Plasma or Laser?

Are you considering bringing your metal profile cutting in-house this year? Or maybe you’re looking to upgrade an existing CNC cutting machine.

The next question to ask is: Plasma or Laser?

This isn’t as simple a question as one process versus the other. With many variables such as:

  • Applications
  • Quality
  • Initial Investment
  • ROI
  • Health and Safety

All of the above, are points on a sliding scale that will determine which thermal-cutting machine will be the best option for your business.

How does it work?

LASER

The most common type of industrial laser cutter now is a Fibre Laser. So named after the fibre optics used to generate and amplify the laser beam. Within the fibre optic core, are fibres that have been ‘doped’ (covered) in rare-earth elements.

These rare-earth elements, such as; neodymium, ytterbium & erbium are stimulated by light to release photons of a specific wavelength. The amplified light is emitted as an intense, high-energy laser beam from the cutting head. This, in turn, is what pierces the material and produces such precise results.

PLASMA

KUTAVAR specialise in two forms of plasma. The first is air plasma. As the name suggests, these plasma machines use compressed air, which is ionised and heated to create plasma (>20,000°C).

Air plasma is typically found in handheld machines and basic mechanised systems (CNC XYZ tables). Hypertherm Powermax Series and Kjellberg CutFire 100i are examples of air plasma used on our CNC machines.

The second form of plasma is High Definition (HD) plasma, which replaces air with either O2, N2 or a combination of mixed gases, namely F5 (5% hydrogen, 95% nitrogen).
HD plasma systems utilise a separate gas control system. Thus resulting in superior hole quality, less prominent edge taper, reduced dross, and a narrower kerf width compared to air plasma systems.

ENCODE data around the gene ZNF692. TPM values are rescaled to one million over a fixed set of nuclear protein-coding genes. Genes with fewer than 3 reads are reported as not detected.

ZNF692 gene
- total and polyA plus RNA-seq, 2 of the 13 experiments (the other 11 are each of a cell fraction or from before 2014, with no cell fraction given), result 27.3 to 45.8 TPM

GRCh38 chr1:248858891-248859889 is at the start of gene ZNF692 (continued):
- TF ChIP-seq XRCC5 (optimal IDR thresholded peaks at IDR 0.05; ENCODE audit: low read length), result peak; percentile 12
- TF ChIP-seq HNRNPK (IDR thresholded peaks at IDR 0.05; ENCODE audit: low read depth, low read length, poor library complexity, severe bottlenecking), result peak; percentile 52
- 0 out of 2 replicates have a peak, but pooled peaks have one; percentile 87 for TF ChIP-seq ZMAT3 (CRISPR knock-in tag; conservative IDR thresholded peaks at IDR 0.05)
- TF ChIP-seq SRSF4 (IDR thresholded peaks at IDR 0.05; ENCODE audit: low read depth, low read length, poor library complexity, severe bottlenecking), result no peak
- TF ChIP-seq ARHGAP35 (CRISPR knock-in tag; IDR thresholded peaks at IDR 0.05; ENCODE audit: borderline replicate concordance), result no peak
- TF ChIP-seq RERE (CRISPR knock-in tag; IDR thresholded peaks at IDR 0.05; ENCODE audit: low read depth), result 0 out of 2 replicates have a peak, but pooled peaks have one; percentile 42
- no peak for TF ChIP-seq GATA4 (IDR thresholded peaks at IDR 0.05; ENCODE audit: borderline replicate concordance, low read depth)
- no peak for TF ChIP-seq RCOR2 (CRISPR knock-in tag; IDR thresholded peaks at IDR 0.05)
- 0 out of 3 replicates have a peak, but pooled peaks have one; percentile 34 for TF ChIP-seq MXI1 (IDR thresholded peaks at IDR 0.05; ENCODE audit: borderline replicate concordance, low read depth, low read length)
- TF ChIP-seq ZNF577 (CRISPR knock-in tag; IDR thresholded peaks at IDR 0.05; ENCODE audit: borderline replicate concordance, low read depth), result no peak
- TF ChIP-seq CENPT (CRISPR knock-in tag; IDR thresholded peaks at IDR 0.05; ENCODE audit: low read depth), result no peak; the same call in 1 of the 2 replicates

In 2023 KUTAVAR invested heavily in HD plasma, namely the Kjellberg Smart Focus series and Hypertherm XPR range. We remain the only British manufacturer of compact CNC plasma tables with access to the entire range of plasma power sources from both Hypertherm & Kjellberg.
The well-known “True Hole technology” from Hypertherm is only available on HD plasma systems.

Applications & Quality

CNC plasma cutting offers more flexibility compared to fibre laser regarding the condition and quality of the workpiece. When cutting with a fibre laser, specific cleaning and pre-treatment for the metal sheets is often recommended or required.

Plasma, however, will cut rusty and greased mild steel as effectively as clean stainless steel.

Laser is best used when cutting thin mild & stainless steel and aluminium 0.5mm > 15mm, particularly with extreme precision, speed and intricate shapes.

The process of laser is fundamentally different to that of plasma. Laser being solid-state, lends itself to customers who require maximum uptime, producing high volume mass-manufactured parts, relying heavily on OEE (Overall Equipment Effectiveness) and SMED (Single Minute Exchange of Dies) to ensure the cost per part remains low.
The operational cost of running a laser will always be greater than running an air/HD plasma, based on the power requirements, efficiency and the volume of mixed gases required in the cutting process.

From 10mm upwards, a fibre laser will be comparable to plasma cutting, after 15mm thick, a modern CNC plasma machine will start to edge out a fibre laser and eventually completely outclass it. As a general rule of thumb, the thinner the material, the better a fibre laser will perform over a CNC plasma machine.

ROI & Payback

Unsurprisingly, this varies massively and is dependent on external factors, (price of materials, electricity, gas, etc.) and internal factors, such as how frequently the machine is in use.

According to one of the UK’s largest manufacturers of industrial laser cutting systems, the approximate payback of their fibre laser machines is around 5 years and an average cost of ~ £412,000.00

KUTAVAR machines start at <£30,000.00 and we expect our machines to pay themselves off within the first year. 

Henry Mace, director at S & H Steel Frames Ltd expects his new KUTAVAR machine to pay itself off within the first six months.

Air plasma and HD plasma power sources have a significantly lower operational cost compared to laser and do not require the high-volume demands of a laser. 

Essentially, plasma offers the flexibility to produce one-off/low-volume parts and higher production demands. 

Regardless of the price of the machine. The plasma-cutting process can easily pierce 25 mm+ mild steel (MS) with air plasma through to 50 mm with high-end HD plasma. 

To pierce this range of material thicknesses with a laser would require at least a 12 kW power source and would have an increased cost by a minimum factor of 10.

If you’re still unsure which process is the best choice for your business, Book A Demo and see firsthand the results that can be produced on the world’s finest compact CNC plasma cutting machine, KUTAVAR.

Plasma vs Laser Summary

CAD > CAM > CNC

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